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Hapkido

What is Hapkido?

Hapkido is one of the Korean martial arts. Hapkido employs joint manipulations, locks, pressure points, throws, kicks, and strikes primarily for self-defense.

In the Korean language Hapkido translates literally as "joining-energy-way", but it is most often rendered as "the way of coordinating energy" or "the art of coordinated power."

The Hapkido practitioner learns to view an attacker as an "energy entity" rather than as a physical one. The bigger the person is, or the more energy a person has, the better it is for the Hapkido student.

Hapkido Techniques

Hapkido emphasizes circular motion, non-resistive movements, and control of the opponent. Hapkido practitioners learn to use and control their own Ki and the Ki of their attacker.

Hapkido contains both outfighting and infighting techniques. The focus of most situations is to get near for a close strike, lock, or throw. Hapkido practitioners seek to gain advantage through techniques, avoiding the use of strength against strength.

Different hapkido schools emphasize different techniques. However, some core techniques are found in each school, and all techniques should follow the three principles of Hapkido:

  • Nonresistance ("Hwa")
    • Nonresistance, is the act of remaining relaxed and not directly opposing an opponent's strength.
    • If an opponent were to push against a Hapkido student's chest, rather than resist and push back, the Hapkido student would avoid a direct confrontation by moving in the same direction as the push and utilizing the opponent's forward momentum to throw him.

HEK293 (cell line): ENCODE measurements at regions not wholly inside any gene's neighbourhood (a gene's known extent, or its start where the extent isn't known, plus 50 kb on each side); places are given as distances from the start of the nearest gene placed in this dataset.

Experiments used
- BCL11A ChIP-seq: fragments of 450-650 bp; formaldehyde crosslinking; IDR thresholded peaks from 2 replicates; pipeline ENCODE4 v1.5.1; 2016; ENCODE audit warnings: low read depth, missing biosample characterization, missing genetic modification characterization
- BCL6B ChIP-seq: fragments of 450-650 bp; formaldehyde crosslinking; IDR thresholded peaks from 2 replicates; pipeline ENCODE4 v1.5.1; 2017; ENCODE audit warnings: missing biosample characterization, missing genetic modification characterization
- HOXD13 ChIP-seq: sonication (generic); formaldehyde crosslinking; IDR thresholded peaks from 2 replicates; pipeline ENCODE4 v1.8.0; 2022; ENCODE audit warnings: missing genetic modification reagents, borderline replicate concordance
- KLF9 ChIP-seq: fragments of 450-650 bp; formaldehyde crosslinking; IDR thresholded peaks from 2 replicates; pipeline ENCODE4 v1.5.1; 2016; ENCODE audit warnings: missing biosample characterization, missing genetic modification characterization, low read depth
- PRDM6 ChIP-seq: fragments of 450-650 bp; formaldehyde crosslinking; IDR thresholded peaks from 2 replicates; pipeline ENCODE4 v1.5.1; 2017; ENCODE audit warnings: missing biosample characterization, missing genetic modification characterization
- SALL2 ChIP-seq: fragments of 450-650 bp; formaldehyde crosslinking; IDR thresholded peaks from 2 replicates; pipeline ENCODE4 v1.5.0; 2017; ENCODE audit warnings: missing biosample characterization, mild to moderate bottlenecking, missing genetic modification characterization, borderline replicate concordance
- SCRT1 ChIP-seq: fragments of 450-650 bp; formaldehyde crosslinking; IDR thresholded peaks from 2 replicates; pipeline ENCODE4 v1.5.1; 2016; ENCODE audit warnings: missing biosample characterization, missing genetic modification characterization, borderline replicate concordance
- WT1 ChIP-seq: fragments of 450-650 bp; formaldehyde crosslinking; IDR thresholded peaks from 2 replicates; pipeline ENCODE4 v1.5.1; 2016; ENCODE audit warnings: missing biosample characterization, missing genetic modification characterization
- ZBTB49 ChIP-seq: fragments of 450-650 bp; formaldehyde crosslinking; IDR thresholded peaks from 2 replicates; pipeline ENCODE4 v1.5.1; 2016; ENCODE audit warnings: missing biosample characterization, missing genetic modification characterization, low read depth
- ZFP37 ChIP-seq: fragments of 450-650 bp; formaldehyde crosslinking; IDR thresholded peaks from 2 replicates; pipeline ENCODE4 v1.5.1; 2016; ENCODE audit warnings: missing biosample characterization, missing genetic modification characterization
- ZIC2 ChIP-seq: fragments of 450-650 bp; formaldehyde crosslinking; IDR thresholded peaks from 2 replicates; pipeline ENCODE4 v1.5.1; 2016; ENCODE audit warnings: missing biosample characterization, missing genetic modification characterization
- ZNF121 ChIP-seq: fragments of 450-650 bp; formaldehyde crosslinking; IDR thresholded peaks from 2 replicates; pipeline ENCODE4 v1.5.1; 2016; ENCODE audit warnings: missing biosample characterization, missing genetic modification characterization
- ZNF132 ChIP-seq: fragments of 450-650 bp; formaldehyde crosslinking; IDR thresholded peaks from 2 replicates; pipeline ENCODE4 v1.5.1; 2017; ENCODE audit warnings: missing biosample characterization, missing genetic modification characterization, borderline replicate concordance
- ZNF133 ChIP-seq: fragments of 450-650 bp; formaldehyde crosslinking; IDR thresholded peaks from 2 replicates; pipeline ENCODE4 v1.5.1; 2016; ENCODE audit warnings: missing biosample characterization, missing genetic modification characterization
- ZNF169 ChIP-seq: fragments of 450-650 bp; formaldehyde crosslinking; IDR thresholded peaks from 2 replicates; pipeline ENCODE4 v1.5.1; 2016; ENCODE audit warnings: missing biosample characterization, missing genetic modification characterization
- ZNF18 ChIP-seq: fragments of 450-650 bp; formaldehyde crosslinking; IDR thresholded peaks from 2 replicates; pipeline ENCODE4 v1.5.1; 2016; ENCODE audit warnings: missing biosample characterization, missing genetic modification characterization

• Circular Motion ("Won")
    • Circular motion principle is a way to gain momentum for executing the techniques in a natural and free-flowing manner.
    • If an opponent attacks in Linear motion, as in a punch or knife thrust, the Hapkido student would redirect the opponent's force by simply leading the attack in a circular pattern, thereby adding the attacker's power to his own.
    • Circular techniques: inside/outside crescent kick, spinning heel kick, roundhouse kick, hammer strike, and spinning side chap. Throwing techniques are always circular.
  • The Water Principle ("Yu")
    • The water principle, is described as total penetration of an opponent's defenses through continual attack.

Martial Arts Scale

On the "hard-soft" scale of martial arts, Hapkido stands somewhere in the middle, employing "soft" techniques similar to Aikido and "hard" techniques reminiscent of Taekwondo. The "hard" techniques, emphasize circular rather than linear movements.

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